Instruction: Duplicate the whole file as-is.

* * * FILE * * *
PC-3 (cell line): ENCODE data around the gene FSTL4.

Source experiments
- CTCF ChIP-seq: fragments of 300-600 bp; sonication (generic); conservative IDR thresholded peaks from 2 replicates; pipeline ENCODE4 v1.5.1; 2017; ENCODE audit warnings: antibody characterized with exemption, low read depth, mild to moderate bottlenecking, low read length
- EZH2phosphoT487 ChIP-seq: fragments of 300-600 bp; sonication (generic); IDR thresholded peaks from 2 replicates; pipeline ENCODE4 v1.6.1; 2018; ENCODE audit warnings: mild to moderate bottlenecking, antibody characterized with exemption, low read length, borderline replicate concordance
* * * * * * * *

PC-3 (cell line): ENCODE data around the gene FSTL4.

Source experiments
- CTCF ChIP-seq: fragments of 300-600 bp; sonication (generic); conservative IDR thresholded peaks from 2 replicates; pipeline ENCODE4 v1.5.1; 2017; ENCODE audit warnings: antibody characterized with exemption, low read depth, mild to moderate bottlenecking, low read length
- EZH2phosphoT487 ChIP-seq: fragments of 300-600 bp; sonication (generic); IDR thresholded peaks from 2 replicates; pipeline ENCODE4 v1.6.1; 2018; ENCODE audit warnings: mild to moderate bottlenecking, antibody characterized with exemption, low read length, borderline replicate concordance